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Useful Notes / Glasgow

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The Glasgow skyline.

"Here's the bird that never flew
Here's the tree that never grew
Here's the bell that never rang
Here's the fish that never swam"
The city coat of arms

Founded in the sixth century by St. Mungo (also called Kentigern), Glasgow (Glesga to its inhabitants) is Scotland's largest city, with a population of just over half a million living in the Glasgow City Council Area and just under 1.2 million in the surrounding area. It is the third largest city in the British Isles. The city has been growing lately. It has been known as "The Dear Green Place" since its inception, a name that's been retained over the years thanks to the high concentration of parkland. Given the weather, however, it's more grey than it is green most days. In fact, Glasgow is the rainiest city in the United Kingdom. The actual name "Glasgow" comes from the Cumbric glas cau, meaning "Green Hollow".

A wee bit o' history

"The history of Glasgow is the history of the modern world."

The history of Glasgow is also the history of the river running through it, the Clyde. Glasgow is situated at what was, historically, the furthest downstream fording point. It is no surprise then, that in more ancient times the city was already a hub of fishing and trade (and occasional raids by the Lords of the Isles and the Irish). After its "official" founding as St. Mungo, it became a cathedral city and a powerful bishopric in the incipient Kingdom of Scotland. Sometime in the twelfth century, the city was given permission to host a fair, which persists today as the Glasgow Fair.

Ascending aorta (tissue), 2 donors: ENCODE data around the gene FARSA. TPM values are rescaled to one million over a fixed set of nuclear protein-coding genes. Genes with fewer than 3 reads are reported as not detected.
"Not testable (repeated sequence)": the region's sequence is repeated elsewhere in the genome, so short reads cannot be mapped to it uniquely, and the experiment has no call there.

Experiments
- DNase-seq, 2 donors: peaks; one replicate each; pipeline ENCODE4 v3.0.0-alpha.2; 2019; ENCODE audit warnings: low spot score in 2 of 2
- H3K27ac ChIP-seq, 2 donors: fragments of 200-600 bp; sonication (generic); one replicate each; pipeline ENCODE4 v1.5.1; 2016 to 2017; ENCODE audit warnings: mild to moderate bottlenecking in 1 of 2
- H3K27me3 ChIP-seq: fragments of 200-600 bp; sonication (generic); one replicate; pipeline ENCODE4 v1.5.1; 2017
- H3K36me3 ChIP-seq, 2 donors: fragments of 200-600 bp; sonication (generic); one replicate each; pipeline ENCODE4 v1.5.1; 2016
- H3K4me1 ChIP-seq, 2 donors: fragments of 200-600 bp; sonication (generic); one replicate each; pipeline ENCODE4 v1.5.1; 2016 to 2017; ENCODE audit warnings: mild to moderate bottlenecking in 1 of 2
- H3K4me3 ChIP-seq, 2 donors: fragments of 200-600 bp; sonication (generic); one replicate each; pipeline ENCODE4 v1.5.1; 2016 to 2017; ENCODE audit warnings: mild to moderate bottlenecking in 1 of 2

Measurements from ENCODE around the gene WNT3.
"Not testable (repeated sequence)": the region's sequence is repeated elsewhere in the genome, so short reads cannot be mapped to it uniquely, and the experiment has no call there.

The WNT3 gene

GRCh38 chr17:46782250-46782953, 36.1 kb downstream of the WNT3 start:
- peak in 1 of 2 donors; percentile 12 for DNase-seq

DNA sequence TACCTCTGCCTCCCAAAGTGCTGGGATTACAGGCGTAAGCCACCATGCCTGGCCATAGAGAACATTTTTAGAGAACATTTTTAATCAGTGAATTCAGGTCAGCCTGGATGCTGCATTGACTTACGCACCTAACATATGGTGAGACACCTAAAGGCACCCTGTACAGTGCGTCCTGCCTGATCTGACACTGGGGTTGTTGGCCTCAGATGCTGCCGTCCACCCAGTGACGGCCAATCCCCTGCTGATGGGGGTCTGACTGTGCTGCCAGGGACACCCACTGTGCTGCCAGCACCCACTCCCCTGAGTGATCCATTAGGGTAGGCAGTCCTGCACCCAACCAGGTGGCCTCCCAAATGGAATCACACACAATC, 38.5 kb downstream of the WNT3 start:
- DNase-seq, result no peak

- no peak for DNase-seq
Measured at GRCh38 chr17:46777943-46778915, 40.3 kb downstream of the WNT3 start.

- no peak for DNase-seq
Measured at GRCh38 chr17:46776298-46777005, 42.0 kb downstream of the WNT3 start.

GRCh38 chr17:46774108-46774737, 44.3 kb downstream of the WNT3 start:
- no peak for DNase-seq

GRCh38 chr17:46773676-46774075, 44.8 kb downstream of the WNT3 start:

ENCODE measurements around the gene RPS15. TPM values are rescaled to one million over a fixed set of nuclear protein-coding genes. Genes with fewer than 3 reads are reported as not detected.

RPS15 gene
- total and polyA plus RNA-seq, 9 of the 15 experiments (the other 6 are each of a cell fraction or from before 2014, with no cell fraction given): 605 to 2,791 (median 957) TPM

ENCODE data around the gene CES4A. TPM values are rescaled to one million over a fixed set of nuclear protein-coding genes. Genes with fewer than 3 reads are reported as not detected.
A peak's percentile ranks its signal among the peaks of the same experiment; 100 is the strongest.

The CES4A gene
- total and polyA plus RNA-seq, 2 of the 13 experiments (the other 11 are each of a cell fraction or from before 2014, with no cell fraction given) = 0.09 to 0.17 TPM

Glasgow grew over the following centuries, the first bridge over the River Clyde at Glasgow was recorded from around 1285, giving its name to the Briggait area of the city, forming the main North-South route over the river via Glasgow Cross. The founding of the University of Glasgow in 1451 and elevation of the bishopric to become the Archdiocese of Glasgow in 1492 served to increase the town's religious and educational status and landed wealth.